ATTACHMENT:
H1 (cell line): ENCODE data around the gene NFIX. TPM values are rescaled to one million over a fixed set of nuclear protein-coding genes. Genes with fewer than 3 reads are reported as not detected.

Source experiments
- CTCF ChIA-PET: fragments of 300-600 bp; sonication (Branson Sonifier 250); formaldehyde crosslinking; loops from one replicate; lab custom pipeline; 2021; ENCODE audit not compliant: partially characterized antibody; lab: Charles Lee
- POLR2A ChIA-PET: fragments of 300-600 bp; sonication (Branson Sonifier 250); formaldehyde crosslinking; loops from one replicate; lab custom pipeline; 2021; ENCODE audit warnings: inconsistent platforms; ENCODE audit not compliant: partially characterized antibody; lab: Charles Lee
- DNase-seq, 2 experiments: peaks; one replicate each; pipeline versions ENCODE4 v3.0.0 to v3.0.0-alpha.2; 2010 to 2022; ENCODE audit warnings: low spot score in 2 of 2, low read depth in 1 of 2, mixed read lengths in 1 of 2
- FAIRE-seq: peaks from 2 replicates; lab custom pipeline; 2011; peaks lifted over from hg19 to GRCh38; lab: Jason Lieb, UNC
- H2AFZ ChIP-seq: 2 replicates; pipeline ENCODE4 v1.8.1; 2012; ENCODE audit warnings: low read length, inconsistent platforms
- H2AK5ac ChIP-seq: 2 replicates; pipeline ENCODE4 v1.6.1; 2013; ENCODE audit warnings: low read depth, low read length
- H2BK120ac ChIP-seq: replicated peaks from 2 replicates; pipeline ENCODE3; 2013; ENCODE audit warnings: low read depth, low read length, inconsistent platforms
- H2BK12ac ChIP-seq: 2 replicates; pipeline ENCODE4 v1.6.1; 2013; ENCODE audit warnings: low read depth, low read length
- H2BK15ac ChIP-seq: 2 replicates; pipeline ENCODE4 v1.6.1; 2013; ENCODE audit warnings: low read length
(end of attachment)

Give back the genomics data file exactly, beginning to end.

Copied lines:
H1 (cell line): ENCODE data around the gene NFIX. TPM values are rescaled to one million over a fixed set of nuclear protein-coding genes. Genes with fewer than 3 reads are reported as not detected.

Source experiments
- CTCF ChIA-PET: fragments of 300-600 bp; sonication (Branson Sonifier 250); formaldehyde crosslinking; loops from one replicate; lab custom pipeline; 2021; ENCODE audit not compliant: partially characterized antibody; lab: Charles Lee
- POLR2A ChIA-PET: fragments of 300-600 bp; sonication (Branson Sonifier 250); formaldehyde crosslinking; loops from one replicate; lab custom pipeline; 2021; ENCODE audit warnings: inconsistent platforms; ENCODE audit not compliant: partially characterized antibody; lab: Charles Lee
- DNase-seq, 2 experiments: peaks; one replicate each; pipeline versions ENCODE4 v3.0.0 to v3.0.0-alpha.2; 2010 to 2022; ENCODE audit warnings: low spot score in 2 of 2, low read depth in 1 of 2, mixed read lengths in 1 of 2
- FAIRE-seq: peaks from 2 replicates; lab custom pipeline; 2011; peaks lifted over from hg19 to GRCh38; lab: Jason Lieb, UNC
- H2AFZ ChIP-seq: 2 replicates; pipeline ENCODE4 v1.8.1; 2012; ENCODE audit warnings: low read length, inconsistent platforms
- H2AK5ac ChIP-seq: 2 replicates; pipeline ENCODE4 v1.6.1; 2013; ENCODE audit warnings: low read depth, low read length
- H2BK120ac ChIP-seq: replicated peaks from 2 replicates; pipeline ENCODE3; 2013; ENCODE audit warnings: low read depth, low read length, inconsistent platforms
- H2BK12ac ChIP-seq: 2 replicates; pipeline ENCODE4 v1.6.1; 2013; ENCODE audit warnings: low read depth, low read length
- H2BK15ac ChIP-seq: 2 replicates; pipeline ENCODE4 v1.6.1; 2013; ENCODE audit warnings: low read length